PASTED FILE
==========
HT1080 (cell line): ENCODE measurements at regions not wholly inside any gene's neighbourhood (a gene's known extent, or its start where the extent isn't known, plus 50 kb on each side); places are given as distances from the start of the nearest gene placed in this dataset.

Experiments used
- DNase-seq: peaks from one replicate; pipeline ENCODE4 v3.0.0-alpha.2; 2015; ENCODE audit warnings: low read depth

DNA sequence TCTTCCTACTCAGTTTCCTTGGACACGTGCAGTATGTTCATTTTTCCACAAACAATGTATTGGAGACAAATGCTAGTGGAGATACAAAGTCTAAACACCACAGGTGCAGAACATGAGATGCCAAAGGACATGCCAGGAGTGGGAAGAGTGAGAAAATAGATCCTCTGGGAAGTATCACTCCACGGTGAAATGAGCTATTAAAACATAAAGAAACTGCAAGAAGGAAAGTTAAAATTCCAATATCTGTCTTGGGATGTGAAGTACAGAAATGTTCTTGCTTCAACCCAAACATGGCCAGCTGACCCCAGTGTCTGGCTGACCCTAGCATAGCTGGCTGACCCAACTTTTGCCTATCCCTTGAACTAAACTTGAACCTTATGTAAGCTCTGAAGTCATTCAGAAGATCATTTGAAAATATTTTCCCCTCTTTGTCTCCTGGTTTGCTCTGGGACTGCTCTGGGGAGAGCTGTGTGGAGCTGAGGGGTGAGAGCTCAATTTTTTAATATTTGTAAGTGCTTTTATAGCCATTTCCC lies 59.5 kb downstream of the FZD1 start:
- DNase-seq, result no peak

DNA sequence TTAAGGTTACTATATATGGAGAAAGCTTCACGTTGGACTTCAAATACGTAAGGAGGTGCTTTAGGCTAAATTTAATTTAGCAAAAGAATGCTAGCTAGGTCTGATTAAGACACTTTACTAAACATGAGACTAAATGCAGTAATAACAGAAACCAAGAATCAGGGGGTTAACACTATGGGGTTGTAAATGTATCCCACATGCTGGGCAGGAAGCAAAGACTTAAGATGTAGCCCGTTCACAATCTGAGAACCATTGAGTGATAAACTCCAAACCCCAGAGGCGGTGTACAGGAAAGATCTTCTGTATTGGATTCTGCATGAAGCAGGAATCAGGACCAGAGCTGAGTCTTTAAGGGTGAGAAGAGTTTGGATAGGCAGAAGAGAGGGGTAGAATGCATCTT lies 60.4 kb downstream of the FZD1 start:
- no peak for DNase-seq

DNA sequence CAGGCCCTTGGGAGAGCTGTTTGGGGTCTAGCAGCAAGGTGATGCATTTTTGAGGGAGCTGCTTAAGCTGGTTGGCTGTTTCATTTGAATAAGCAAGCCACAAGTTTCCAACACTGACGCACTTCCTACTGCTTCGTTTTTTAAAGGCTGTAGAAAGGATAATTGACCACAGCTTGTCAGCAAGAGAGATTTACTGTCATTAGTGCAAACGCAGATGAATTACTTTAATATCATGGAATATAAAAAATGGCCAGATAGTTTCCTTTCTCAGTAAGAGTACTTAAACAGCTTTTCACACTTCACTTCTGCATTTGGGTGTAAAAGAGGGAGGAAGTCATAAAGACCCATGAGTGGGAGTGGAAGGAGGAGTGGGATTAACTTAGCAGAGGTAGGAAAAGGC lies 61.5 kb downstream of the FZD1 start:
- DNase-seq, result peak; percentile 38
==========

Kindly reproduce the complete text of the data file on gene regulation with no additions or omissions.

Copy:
HT1080 (cell line): ENCODE measurements at regions not wholly inside any gene's neighbourhood (a gene's known extent, or its start where the extent isn't known, plus 50 kb on each side); places are given as distances from the start of the nearest gene placed in this dataset.

Experiments used
- DNase-seq: peaks from one replicate; pipeline ENCODE4 v3.0.0-alpha.2; 2015; ENCODE audit warnings: low read depth

DNA sequence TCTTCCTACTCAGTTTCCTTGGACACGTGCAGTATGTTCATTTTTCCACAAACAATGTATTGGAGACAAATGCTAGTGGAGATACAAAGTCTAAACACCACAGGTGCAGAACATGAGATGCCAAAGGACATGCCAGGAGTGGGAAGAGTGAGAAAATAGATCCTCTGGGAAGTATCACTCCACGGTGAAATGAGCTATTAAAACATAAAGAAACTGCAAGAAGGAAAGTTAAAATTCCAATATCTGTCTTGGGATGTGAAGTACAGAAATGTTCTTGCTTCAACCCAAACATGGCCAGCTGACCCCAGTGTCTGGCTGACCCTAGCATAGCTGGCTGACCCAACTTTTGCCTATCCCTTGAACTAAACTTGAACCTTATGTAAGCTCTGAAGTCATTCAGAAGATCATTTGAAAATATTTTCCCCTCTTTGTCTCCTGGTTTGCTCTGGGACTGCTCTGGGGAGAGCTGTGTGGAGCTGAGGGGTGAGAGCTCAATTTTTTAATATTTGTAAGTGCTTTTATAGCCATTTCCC lies 59.5 kb downstream of the FZD1 start:
- DNase-seq, result no peak

DNA sequence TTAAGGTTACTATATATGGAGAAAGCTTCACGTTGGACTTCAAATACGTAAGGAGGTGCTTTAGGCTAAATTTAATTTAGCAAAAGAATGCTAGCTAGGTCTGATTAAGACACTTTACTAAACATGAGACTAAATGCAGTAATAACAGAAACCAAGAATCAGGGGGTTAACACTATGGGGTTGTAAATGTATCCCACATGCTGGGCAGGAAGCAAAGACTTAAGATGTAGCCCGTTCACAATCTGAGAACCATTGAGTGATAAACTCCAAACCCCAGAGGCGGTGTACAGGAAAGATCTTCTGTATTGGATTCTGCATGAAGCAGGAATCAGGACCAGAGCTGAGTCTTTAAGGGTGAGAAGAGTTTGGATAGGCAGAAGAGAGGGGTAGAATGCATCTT lies 60.4 kb downstream of the FZD1 start:
- no peak for DNase-seq

DNA sequence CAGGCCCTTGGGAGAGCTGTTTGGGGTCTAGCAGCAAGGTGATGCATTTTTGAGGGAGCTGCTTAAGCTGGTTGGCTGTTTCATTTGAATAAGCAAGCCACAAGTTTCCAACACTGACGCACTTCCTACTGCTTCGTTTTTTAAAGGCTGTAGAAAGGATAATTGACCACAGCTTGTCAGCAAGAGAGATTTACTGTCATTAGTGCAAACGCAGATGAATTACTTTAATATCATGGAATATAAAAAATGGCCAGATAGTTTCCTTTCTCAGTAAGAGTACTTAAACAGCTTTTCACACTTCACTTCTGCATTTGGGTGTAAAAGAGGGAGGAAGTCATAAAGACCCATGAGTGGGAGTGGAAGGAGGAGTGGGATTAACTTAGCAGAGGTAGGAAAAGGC lies 61.5 kb downstream of the FZD1 start:
- DNase-seq, result peak; percentile 38